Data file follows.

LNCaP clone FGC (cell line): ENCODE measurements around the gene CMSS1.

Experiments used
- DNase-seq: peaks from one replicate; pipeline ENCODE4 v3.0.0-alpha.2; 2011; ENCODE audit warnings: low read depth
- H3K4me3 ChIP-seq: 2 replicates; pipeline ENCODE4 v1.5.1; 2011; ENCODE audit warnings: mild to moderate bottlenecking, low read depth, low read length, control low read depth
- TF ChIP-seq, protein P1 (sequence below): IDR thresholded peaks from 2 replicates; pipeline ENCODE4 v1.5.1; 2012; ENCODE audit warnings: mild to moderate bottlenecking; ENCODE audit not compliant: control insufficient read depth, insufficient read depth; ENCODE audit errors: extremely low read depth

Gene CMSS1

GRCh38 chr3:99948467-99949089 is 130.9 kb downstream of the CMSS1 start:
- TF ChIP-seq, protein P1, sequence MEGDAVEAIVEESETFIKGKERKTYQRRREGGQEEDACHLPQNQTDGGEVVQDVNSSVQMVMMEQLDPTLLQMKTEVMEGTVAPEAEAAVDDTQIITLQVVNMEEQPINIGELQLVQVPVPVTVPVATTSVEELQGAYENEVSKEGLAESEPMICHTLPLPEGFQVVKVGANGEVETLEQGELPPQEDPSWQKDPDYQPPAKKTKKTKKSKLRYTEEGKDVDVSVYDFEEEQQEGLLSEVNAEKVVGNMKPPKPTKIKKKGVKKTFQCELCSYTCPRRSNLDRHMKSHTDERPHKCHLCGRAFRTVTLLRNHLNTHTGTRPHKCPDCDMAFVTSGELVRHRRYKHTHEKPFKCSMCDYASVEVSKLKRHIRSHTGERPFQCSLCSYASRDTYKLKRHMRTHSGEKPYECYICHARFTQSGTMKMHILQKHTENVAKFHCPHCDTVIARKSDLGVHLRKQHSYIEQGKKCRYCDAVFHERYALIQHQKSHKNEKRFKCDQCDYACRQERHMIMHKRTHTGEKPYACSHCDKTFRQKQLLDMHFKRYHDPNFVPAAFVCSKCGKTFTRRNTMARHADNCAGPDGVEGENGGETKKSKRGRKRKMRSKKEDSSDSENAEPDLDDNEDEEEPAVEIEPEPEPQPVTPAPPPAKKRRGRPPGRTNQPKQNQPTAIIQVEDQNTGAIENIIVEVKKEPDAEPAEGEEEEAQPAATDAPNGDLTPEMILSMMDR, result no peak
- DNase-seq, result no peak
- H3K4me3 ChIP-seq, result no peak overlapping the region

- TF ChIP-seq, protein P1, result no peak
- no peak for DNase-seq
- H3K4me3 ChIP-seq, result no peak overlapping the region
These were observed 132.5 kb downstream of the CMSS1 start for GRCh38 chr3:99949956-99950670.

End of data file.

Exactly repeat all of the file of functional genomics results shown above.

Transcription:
LNCaP clone FGC (cell line): ENCODE measurements around the gene CMSS1.

Experiments used
- DNase-seq: peaks from one replicate; pipeline ENCODE4 v3.0.0-alpha.2; 2011; ENCODE audit warnings: low read depth
- H3K4me3 ChIP-seq: 2 replicates; pipeline ENCODE4 v1.5.1; 2011; ENCODE audit warnings: mild to moderate bottlenecking, low read depth, low read length, control low read depth
- TF ChIP-seq, protein P1 (sequence below): IDR thresholded peaks from 2 replicates; pipeline ENCODE4 v1.5.1; 2012; ENCODE audit warnings: mild to moderate bottlenecking; ENCODE audit not compliant: control insufficient read depth, insufficient read depth; ENCODE audit errors: extremely low read depth

Gene CMSS1

GRCh38 chr3:99948467-99949089 is 130.9 kb downstream of the CMSS1 start:
- TF ChIP-seq, protein P1, sequence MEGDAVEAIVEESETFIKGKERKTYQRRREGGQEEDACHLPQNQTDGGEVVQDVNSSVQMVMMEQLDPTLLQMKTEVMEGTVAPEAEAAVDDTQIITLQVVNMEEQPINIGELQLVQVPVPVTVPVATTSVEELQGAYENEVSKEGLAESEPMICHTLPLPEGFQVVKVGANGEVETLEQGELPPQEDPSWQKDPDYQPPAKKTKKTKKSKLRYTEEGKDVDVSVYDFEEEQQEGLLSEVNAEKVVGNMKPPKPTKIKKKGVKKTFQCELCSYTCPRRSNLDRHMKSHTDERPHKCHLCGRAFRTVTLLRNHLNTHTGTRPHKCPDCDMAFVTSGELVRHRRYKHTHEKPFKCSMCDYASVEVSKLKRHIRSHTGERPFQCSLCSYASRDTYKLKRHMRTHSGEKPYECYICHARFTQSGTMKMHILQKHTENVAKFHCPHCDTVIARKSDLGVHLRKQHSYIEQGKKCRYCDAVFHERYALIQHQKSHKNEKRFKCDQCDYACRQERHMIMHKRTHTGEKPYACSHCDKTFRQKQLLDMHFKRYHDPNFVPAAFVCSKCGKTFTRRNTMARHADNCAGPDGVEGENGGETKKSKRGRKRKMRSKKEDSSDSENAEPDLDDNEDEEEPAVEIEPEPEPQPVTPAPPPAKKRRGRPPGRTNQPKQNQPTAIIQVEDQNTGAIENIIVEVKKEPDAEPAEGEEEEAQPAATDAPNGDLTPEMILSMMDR, result no peak
- DNase-seq, result no peak
- H3K4me3 ChIP-seq, result no peak overlapping the region

- TF ChIP-seq, protein P1, result no peak
- no peak for DNase-seq
- H3K4me3 ChIP-seq, result no peak overlapping the region
These were observed 132.5 kb downstream of the CMSS1 start for GRCh38 chr3:99949956-99950670.